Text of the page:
Old Mughal Provinces:
- Rise of Awadh
- Methods to reduce Mughal influence
- Revenue collection
The Old Mughal Provinces: Three states stand out very prominently amongst the states that were carved out of the old Mughal provinces in the 18th century. These states were founded by members of the high Mughal nobility who had been governors of large provinces. These states and their founders are as under:
- Awadh: Sa'adat Khan
- Bengal: Murshid Quli Khan
- Hyderabad: Asaf Jah
All the above founders had occupied high mansabdari positions and enjoyed the trust and confidence of the emperors. The founders of Hyderabad and Bengal held a zat ranking of 7000 each, whereas Sa'adat Khan, the founder of Awadh had a zat ranking of 6000.
The founder of Awadh, Burhan-ul-Mulk Sa'adat Khan was appointed its subadar in 1722. It was one of the most important states to emerge out of the break-up of the Mughal Empire. It had the following features:
- It was a prosperous region controlling a rich alluvial Ganga plain.
- It was the main trade route between north India and Bengal.
Burhan-ul-Mulk also held the combined offices of political (subadari), financial (diwani) and military (faujdari) affairs of the province of Awadh.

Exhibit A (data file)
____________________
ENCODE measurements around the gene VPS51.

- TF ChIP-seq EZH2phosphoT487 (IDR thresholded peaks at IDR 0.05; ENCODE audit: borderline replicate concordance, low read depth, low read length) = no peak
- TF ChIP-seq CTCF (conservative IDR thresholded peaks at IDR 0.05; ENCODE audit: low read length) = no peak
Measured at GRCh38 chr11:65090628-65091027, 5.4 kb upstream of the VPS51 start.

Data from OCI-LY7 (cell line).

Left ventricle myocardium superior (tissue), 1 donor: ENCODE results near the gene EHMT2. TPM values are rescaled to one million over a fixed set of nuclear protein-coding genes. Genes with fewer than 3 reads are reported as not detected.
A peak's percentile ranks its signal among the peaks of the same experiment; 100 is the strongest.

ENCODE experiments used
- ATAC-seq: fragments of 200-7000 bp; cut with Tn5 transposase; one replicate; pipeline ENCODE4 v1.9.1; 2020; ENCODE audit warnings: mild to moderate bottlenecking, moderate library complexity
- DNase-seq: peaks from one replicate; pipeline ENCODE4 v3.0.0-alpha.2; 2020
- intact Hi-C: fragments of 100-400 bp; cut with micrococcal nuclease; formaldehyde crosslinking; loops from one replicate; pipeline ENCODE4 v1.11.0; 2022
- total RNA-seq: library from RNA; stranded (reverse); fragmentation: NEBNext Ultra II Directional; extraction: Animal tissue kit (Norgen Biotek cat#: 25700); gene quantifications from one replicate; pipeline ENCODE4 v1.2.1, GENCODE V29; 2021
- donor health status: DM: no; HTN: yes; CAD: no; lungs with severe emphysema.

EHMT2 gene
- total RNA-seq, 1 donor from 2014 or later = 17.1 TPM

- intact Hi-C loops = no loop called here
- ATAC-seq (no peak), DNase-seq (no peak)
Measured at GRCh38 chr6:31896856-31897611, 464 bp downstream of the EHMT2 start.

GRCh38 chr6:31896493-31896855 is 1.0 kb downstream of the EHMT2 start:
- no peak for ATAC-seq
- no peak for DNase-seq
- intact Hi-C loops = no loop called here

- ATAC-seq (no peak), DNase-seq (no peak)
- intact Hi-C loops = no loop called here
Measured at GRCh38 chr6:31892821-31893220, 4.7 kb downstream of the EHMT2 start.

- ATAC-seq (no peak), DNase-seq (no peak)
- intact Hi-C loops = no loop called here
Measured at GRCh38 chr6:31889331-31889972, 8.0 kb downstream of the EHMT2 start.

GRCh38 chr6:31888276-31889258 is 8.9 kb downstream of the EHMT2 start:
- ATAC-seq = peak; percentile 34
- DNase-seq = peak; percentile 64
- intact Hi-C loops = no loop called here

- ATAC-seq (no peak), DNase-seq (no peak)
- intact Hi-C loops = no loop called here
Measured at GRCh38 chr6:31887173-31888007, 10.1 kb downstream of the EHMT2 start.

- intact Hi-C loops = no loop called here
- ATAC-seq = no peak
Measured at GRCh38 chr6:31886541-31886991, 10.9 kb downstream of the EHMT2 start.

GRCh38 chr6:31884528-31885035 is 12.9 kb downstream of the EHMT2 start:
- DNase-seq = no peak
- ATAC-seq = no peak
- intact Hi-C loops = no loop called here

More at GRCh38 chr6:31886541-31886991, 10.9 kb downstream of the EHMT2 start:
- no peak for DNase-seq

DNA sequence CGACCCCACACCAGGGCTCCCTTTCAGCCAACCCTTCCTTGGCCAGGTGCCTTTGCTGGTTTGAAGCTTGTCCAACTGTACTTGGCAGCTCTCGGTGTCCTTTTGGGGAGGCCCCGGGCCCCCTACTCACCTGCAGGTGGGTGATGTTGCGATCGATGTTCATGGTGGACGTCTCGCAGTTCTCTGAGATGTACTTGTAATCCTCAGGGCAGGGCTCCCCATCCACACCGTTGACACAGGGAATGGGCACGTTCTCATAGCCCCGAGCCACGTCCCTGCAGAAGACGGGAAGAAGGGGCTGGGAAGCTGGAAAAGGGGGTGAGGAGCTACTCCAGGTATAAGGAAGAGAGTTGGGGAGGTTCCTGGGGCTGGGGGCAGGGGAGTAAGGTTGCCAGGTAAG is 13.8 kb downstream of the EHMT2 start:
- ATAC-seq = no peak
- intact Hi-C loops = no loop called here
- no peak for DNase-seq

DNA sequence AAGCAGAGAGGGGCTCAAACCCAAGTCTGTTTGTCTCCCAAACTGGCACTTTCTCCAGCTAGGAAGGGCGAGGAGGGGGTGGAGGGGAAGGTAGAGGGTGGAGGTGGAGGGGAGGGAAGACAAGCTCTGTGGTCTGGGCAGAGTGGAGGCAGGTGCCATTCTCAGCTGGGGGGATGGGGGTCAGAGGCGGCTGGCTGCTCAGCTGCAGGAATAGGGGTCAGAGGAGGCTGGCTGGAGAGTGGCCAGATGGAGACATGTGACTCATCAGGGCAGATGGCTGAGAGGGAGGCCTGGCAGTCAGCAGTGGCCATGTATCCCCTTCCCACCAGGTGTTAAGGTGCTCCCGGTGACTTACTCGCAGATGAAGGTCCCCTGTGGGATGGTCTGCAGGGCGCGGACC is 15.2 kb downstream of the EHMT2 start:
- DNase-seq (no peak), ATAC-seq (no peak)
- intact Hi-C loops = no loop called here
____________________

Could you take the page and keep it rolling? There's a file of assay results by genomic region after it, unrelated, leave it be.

Methodology to reduce Mughal influence
He managed to reduce the Mughal influence by:
- Reducing the number of office holders (jagirdars) appointed by the Mughals.
- Reducing the size of the jagirs.
- Appointing his own loyal servants in the vacant positions.
The accounts of the jagirdars were strictly checked to prevent cheating and the revenues of all districts were reassessed by the officials appointed by the Nawab's court. He also seized a number of Rajput zamindaris and also the agriculturally fertile lands of the Afghans of Rohilkhand.
Mutual interest: state and land collectors
The state was dependent on local bankers and mahajans for loans. The right to collect tax was sold to the highest bidders. These revenue farmers (called ijaradars) agreed to pay the state a fixed sum of money. The local bankers guaranteed the payment of this contracted amount to the state. In turn, the revenue-farmers were given considerable liberty in the assessment and collection of taxes.
These developments led to new social groups like the moneylenders and bankers influencing the management of the state's revenue system for the first time.